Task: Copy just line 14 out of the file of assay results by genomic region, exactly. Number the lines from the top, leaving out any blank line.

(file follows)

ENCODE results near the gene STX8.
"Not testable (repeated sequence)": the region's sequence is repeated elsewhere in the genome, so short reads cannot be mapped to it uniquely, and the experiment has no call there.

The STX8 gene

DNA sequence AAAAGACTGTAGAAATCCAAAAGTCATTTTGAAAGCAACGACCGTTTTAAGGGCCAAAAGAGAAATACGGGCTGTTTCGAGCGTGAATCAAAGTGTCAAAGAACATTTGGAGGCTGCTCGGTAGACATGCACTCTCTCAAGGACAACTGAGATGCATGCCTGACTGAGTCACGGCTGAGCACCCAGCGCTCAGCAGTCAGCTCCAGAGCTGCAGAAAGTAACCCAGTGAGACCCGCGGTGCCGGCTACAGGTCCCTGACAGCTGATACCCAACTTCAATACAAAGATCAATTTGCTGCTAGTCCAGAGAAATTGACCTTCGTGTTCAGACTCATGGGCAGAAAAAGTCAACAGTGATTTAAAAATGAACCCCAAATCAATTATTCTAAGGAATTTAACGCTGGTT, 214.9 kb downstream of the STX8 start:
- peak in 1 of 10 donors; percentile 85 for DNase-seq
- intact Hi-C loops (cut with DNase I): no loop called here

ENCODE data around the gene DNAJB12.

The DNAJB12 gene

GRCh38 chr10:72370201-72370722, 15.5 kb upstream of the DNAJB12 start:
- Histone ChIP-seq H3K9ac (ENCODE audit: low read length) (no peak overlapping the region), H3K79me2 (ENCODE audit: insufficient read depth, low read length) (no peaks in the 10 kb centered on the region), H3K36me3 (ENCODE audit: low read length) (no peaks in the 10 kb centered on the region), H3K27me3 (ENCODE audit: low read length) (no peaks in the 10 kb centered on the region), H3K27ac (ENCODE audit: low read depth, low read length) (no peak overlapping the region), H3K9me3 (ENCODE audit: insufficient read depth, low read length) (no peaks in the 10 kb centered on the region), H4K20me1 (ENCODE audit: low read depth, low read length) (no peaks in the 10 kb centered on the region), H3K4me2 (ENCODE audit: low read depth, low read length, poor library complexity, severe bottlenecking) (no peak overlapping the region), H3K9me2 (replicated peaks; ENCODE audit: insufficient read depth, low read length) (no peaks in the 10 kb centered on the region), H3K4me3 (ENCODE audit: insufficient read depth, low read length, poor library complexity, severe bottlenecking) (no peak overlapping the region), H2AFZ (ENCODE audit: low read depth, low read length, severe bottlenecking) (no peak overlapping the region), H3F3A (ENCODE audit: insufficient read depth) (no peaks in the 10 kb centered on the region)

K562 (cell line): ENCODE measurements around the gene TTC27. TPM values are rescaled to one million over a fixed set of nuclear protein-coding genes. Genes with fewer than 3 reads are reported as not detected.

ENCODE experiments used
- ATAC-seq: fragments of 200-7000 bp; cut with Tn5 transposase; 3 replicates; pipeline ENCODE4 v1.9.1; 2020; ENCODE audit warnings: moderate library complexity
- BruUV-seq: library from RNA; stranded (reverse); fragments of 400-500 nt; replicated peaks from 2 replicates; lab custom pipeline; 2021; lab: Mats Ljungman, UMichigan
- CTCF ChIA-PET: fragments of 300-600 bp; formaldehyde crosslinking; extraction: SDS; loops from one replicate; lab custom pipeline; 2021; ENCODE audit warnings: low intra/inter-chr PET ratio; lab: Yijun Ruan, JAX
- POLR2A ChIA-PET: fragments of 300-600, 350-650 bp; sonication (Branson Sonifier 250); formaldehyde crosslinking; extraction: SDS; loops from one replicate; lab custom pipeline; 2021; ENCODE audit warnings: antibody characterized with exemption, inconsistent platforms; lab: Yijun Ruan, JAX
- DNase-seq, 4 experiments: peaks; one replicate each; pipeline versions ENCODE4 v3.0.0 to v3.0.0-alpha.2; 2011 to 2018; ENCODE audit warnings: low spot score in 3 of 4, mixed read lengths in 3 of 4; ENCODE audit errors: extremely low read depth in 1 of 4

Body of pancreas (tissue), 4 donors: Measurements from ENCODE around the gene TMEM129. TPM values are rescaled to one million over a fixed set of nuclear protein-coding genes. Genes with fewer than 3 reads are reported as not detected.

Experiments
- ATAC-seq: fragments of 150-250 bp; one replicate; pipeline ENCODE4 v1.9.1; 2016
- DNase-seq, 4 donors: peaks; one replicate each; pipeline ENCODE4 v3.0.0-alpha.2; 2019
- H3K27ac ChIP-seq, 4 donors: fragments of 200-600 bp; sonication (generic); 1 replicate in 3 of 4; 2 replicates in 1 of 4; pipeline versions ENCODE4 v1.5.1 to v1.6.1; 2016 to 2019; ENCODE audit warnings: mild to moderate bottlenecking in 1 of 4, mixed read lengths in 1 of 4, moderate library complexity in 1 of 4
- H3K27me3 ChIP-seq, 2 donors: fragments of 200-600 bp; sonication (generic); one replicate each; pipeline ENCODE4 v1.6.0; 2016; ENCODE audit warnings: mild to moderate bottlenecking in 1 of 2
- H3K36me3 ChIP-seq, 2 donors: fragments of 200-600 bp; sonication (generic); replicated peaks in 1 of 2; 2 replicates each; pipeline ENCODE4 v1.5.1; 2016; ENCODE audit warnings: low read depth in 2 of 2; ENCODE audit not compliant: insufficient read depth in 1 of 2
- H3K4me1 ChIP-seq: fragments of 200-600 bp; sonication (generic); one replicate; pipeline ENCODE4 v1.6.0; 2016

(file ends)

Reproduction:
- BruUV-seq: library from RNA; stranded (reverse); fragments of 400-500 nt; replicated peaks from 2 replicates; lab custom pipeline; 2021; lab: Mats Ljungman, UMichigan